saying you have to support Israel. It's a fundamental shift, because of the depravity and the deep concern for civilian life that we're talking about.

HUNT: All right, let's go now to CNN's Jeremy diamond. He is live in Southern Israel. Jeremy, we've just been talking here about the revelations

about the depths of the depravity around what has happened. There you obviously what's going on behind you? It's a very busy place. Bring us up

to speed.

DIAMOND: Yes, that's right where we are right now we're about 12 kilometers away from the Gaza border. Behind me here you have a checkpoint that is

essentially preventing Israeli civilians who don't have authorization from getting any closer to the Gaza border.

We were allowed through yesterday one of these checkpoints, but they first checked to make sure that we had our bulletproof vests, that we had

helmets. So that is the kind of heightened state of alert that we are under. In fact, it was only about 20 minutes, half hour ago at most that we

had rocket fire coming from Gaza.

We actually saw the rockets before those sirens went off. And then from another direction, we saw the Iron Dome missile heading to intercept those

rockets. The interception happens behind the cloud. But you could we could tell from where we were, that it was happening really right over head.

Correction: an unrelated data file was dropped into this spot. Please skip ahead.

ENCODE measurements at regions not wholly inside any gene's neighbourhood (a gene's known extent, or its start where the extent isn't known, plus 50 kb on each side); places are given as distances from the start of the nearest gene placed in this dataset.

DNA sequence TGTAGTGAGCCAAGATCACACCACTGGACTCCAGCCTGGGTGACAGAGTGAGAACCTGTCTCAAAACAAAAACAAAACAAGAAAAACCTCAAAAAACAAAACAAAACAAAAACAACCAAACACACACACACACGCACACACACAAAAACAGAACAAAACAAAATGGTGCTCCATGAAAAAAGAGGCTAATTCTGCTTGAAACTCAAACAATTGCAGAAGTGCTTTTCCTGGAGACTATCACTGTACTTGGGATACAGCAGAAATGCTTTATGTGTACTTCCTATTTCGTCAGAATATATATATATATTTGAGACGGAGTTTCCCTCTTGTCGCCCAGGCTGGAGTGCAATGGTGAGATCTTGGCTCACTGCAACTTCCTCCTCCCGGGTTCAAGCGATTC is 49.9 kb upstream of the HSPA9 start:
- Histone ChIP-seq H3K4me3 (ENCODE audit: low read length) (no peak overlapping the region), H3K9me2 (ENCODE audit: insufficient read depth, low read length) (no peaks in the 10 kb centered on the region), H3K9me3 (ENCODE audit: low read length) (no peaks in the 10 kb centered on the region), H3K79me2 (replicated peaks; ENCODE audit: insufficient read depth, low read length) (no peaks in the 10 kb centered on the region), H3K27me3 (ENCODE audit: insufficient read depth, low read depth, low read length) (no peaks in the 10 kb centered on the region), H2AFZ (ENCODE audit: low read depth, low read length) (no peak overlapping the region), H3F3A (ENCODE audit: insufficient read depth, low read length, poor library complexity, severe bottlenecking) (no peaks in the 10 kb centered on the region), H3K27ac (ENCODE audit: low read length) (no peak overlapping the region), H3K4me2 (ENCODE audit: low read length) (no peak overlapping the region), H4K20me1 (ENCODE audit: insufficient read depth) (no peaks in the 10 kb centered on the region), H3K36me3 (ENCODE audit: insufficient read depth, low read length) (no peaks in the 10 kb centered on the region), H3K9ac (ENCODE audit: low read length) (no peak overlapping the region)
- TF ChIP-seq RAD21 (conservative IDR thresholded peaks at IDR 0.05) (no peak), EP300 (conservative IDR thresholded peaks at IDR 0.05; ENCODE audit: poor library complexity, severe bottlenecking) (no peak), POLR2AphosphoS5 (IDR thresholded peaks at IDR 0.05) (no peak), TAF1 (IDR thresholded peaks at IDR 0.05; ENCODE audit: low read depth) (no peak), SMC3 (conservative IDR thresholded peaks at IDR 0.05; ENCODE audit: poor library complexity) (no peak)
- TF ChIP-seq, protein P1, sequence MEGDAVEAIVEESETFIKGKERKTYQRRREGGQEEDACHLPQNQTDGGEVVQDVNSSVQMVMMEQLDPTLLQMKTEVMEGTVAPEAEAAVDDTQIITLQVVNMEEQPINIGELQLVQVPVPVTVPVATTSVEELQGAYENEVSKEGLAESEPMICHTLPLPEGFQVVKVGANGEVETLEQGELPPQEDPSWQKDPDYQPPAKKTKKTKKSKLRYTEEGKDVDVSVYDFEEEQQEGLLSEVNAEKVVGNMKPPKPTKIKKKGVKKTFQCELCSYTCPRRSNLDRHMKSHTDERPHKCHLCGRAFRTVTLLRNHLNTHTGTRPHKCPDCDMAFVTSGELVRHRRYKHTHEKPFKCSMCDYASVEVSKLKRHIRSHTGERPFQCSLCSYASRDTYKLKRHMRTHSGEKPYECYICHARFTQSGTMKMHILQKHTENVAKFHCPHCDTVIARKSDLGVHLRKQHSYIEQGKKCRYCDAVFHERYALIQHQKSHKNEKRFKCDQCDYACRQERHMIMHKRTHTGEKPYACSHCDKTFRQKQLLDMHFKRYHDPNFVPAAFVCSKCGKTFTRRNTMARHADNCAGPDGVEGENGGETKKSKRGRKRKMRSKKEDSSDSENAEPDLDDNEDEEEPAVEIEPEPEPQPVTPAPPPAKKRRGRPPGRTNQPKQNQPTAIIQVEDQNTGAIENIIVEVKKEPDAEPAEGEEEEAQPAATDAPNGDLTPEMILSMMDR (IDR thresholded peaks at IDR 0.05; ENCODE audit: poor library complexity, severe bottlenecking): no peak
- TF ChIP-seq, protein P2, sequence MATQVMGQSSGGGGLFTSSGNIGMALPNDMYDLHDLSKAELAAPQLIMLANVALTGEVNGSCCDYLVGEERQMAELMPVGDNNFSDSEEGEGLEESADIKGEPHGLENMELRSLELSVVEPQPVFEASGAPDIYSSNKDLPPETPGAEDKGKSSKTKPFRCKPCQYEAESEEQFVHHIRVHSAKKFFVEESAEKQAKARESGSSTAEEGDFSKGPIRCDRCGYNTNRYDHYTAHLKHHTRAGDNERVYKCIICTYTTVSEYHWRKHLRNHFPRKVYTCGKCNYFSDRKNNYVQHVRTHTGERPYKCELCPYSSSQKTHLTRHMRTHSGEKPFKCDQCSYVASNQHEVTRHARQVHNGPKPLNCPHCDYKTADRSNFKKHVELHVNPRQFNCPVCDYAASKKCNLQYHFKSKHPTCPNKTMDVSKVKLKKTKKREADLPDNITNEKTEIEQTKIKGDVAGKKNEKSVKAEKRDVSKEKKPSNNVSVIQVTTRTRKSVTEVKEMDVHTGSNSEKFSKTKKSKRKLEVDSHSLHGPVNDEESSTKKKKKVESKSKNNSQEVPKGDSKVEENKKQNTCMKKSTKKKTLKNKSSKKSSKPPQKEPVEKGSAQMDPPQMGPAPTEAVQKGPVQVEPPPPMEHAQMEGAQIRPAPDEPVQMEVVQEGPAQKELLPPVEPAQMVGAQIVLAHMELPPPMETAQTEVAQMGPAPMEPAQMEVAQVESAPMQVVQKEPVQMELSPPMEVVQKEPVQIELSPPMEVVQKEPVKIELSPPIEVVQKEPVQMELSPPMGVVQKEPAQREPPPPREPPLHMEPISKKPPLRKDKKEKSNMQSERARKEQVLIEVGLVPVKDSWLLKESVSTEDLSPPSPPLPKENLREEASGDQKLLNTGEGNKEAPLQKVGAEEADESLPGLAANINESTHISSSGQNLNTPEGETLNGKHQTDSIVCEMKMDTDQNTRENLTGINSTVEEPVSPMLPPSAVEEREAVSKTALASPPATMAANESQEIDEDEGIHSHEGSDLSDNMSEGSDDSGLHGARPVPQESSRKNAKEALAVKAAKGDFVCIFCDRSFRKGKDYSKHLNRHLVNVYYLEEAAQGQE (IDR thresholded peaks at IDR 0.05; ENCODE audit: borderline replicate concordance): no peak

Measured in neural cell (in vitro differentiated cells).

And again, this is kind of the tempo that we are seeing of life in Southern Israel right now. This is certainly a country that is on a war footing all

around us. We have been watching this massive mobilization effort beginning to take place more than 300,000 reservists have been called up.

And just behind us, you can't see them from our position now. But there are about two dozen armored personnel carriers in a formation facing the Gaza

Strip. We don't know whether a ground invasion is going to take place. But certainly most people in the country believe that is what is coming next.

The question is, has Bibi Netanyahu, the Israeli Prime Minister, and now his new partner in this emergency governments Benny Gantz, the Former

Defense Minister are, you know, are they prepared to make the political decision and the military decision to give the order to go in and invade


HUNT: Yes, quite a stark decision to be staring at. Jeremy Diamond, thank you very much for that reporting. And thank you, Seth, and Cedric for being

here today. We really appreciate your time and your expertise. We'll be right back.



HUNT: Welcome back to "State of the Race". Our panel joins me now. CNN Political Commentator Kate Bedingfield, former Communications Director for

the Biden White House, Republican Strategist Kevin Madden, a Former Adviser for Mitt Romney's presidential campaigns and Margaret Talev, Senior

Contributor to Axios, also the Director of Democracy Journalism and the Citizenship Institute at Syracuse University.

Welcome all, we've just been having a pretty tough conversation about the humanitarian aspects of what is unfolding in Israel, having just learned